Volunteers paint the outside of a house that will be sold as affordable.RoundTable photo

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On April 27, the City’s Planning and Development Committee considered proposed amendments to the City’s “Inclusionary Housing Ordinance” that was adopted in 2007 as a way to increase affordable housing in the City.

As it stands, the ordinance applies to new developments with 25 or more owner-occupied units. Under the ordinance, a specified percentage of the new housing units must be affordable to those households whose incomes are less than 80% of the area median income (AMI) and to whose incomes are less than 100% of the AMI. In lieu of these set-asides, a developer may pay a $40,000 fee per unit into an affordable housing fund.

The ordinance was heralded as a way to increase the amount of affordable housing in the City. Yet, it “has not resulted in the development of any affordable housing units or contribution of fees-in-lieu to the Affordable Housing Fund,” according to a City memo. In addition, in the last decade, the City has lost about 45% of affordable housing units.

The purpose of the proposed amendments to the Inclusionary Housing Ordinance is to expand its reach and provide affordable housing units.

At the April 27 Planning and Development Committee meeting, aldermen briefly discussed their views on the proposed amendments to the Inclusionary Housing Ordinance, which would expand its reach. Those proposed amendments were held in Committee because the Chair of the Committee felt an alderman absent from that meeting should be included in the discussion.

The Ordinance
The proposed ordinance, which first came before the Planning and Development Committee last July, carries four major changes to the original ordinance: It covers both apartment and condominium developments, as well as condominium conversions, rather than only new condominium projects; it includes developments of five or more units, rather than 25 units; it increases the amount of required affordable units in the development from 10% to 20% for projects receiving public funds; and it increases the payment-in-lieu option from $40,000 to $100,000 per unit. The rental units must remain affordable for 25 years.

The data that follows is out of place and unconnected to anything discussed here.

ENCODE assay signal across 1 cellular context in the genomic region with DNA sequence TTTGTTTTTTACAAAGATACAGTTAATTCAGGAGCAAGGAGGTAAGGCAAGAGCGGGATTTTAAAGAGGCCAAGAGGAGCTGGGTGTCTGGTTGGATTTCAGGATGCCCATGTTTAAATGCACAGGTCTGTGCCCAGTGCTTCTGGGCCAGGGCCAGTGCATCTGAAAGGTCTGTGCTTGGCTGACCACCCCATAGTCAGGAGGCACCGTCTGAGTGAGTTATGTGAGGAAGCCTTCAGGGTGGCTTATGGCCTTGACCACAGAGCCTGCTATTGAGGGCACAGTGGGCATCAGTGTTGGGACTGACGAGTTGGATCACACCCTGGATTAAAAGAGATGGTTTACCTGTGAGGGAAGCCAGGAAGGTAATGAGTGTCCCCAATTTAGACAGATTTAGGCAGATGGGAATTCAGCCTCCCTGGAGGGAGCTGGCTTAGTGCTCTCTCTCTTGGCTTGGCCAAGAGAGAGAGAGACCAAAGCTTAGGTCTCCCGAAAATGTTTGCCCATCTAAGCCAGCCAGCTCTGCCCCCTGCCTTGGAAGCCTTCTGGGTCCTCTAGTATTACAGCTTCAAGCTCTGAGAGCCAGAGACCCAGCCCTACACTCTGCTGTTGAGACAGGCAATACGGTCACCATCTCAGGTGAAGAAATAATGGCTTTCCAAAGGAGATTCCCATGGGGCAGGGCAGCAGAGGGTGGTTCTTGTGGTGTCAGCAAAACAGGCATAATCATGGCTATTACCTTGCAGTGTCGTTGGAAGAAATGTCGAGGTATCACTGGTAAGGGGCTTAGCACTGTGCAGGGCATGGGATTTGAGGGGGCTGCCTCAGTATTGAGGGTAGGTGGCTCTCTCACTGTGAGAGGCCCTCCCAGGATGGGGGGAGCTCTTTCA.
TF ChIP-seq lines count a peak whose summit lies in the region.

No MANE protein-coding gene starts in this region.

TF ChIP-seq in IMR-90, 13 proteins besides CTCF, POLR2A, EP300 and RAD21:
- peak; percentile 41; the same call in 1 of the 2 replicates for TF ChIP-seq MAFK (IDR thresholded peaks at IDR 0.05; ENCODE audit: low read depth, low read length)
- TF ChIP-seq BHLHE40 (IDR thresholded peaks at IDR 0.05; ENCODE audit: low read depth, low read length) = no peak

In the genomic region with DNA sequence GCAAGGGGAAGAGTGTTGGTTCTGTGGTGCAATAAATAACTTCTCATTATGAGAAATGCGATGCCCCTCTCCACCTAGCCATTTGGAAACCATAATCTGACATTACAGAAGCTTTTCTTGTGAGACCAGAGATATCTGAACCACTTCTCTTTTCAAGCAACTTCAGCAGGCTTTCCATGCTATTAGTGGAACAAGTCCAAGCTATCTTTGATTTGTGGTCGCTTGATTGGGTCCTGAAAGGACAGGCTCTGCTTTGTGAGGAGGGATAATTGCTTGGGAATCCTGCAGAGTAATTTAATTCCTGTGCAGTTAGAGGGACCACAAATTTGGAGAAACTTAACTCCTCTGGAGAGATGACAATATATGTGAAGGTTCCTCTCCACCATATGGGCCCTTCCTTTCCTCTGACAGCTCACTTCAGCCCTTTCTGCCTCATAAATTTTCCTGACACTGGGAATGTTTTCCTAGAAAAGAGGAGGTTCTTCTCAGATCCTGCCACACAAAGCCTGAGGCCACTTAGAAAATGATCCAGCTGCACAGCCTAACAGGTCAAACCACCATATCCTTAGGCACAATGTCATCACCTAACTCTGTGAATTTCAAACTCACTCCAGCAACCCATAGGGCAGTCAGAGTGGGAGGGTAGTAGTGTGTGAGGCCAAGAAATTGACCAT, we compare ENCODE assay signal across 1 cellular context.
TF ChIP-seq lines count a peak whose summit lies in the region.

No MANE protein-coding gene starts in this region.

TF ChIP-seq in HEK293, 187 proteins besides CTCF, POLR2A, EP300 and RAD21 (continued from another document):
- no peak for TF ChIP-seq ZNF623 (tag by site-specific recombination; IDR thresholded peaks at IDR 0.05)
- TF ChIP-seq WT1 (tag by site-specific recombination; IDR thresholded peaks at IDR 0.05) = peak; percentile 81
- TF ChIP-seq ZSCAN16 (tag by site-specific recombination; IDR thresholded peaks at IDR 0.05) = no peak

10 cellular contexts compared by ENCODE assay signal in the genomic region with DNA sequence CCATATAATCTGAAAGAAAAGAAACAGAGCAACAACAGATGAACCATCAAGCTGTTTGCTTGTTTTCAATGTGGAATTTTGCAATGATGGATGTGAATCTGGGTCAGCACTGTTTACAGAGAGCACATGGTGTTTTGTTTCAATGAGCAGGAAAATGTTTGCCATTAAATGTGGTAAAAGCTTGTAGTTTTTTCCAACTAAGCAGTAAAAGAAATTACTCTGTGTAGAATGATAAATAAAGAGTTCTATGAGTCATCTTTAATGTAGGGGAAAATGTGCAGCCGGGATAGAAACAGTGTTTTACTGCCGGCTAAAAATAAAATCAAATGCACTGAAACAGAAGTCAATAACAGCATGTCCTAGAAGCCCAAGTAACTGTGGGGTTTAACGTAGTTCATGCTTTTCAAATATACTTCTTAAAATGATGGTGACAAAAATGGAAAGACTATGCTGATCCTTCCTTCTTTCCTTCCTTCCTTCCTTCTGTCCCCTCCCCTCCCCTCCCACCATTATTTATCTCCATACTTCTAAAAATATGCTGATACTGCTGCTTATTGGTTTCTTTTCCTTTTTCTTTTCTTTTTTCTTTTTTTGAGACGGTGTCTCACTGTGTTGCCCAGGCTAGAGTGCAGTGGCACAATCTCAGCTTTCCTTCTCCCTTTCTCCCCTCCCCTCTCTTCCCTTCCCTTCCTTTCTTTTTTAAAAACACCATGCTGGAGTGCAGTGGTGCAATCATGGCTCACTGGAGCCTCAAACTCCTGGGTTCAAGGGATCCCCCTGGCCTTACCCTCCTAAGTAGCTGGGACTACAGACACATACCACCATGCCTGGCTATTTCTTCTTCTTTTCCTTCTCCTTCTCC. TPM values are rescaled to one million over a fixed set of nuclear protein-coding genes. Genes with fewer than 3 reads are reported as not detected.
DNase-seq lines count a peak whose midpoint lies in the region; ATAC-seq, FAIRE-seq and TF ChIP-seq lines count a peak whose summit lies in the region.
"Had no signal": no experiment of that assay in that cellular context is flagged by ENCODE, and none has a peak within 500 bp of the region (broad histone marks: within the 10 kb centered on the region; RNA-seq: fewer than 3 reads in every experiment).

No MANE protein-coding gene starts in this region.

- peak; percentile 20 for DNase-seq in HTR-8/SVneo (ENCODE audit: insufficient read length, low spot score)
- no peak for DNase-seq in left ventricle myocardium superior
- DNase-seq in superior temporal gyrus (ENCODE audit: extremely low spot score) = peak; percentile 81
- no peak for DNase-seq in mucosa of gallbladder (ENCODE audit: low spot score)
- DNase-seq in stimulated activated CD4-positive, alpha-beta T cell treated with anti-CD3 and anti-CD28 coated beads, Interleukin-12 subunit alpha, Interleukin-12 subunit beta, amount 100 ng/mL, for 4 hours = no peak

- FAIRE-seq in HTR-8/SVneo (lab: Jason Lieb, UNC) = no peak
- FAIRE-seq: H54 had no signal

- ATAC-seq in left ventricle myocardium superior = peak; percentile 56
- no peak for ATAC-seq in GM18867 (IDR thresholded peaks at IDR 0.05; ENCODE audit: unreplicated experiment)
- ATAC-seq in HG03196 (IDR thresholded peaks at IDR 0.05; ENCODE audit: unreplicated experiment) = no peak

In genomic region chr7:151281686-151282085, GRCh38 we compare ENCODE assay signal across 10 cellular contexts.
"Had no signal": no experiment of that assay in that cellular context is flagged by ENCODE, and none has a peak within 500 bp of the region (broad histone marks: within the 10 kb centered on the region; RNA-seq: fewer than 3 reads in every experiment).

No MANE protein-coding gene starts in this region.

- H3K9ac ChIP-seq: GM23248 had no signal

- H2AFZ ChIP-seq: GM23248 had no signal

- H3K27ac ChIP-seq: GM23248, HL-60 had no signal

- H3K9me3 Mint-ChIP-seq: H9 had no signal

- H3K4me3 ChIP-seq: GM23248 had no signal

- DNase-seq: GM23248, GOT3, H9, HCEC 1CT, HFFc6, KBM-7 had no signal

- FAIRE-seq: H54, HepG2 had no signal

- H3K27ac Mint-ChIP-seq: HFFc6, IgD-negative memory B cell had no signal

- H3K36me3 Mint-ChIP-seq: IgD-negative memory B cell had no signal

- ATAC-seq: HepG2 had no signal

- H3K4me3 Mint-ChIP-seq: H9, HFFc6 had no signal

Income-eligibility limits have also been adjusted to make the rental units affordable to lower-income families: Half of the affordable rental units would go to households earning less than 60% of the area median income – currently $45,600 for a family of four – and half to households earning less than 30%, currently $24,250.

Citizen Comment
During the citizen comment portion of the meeting, residents and real estate personnel offered differing views concerning the proposed changes

Priscilla Giles said, “What happened to the Evanston that used to attract families? The City is for sale. Developers think they can pay their way out of providing affordable housing. Somehow every green space is being sold.”

Letitia Barge said, “My concern is inclusionary housing. … Inclusionary housing should increase diversity. What good is a set-aside if the developer is willing to pay instead of [constructing] units? They would prefer to pay the fine than include.”
Brendan Saunders of Open Communities in Winnetka said that organization supports the zoning amendments and suggested that the City consider incentives – such as a relaxation of parking or density requirements.

Reverend Debra Bullock of St. Mark’s Episcopal Church said from what she hears in conversations, Evanston’s “greatest asset is diversity. Adopting these amendments will not do enough, but it will help.”

Jane Wickenkamp said, “I’m concerned about there being enough affordable housing in Evanston. Seniors are being forced or priced out of Evanston. The luxury apartments that have been built are not affordable to seniors and those on fixed incomes.

Realtor Dan Schermerhorn offered an opposing view. He said, “I’m asking you to consider the effect of the proposed changes on small buildings.” He noted several recent smaller developments, such as the one at 2500 Green Bay Road, and said it is difficult to ask the developer of a small project to add $200,000 to the cost of a building. “The reality is that developers of small buildings cannot afford this.”

A representative of the North Shore-Barrington Association of Realtors said the organization believes that affordable housing is a good goal for the City, but “this very narrow ordinance will make Evanston more expensive. The ordinance seeks to penalize those who are providing housing.”

Committee Discussion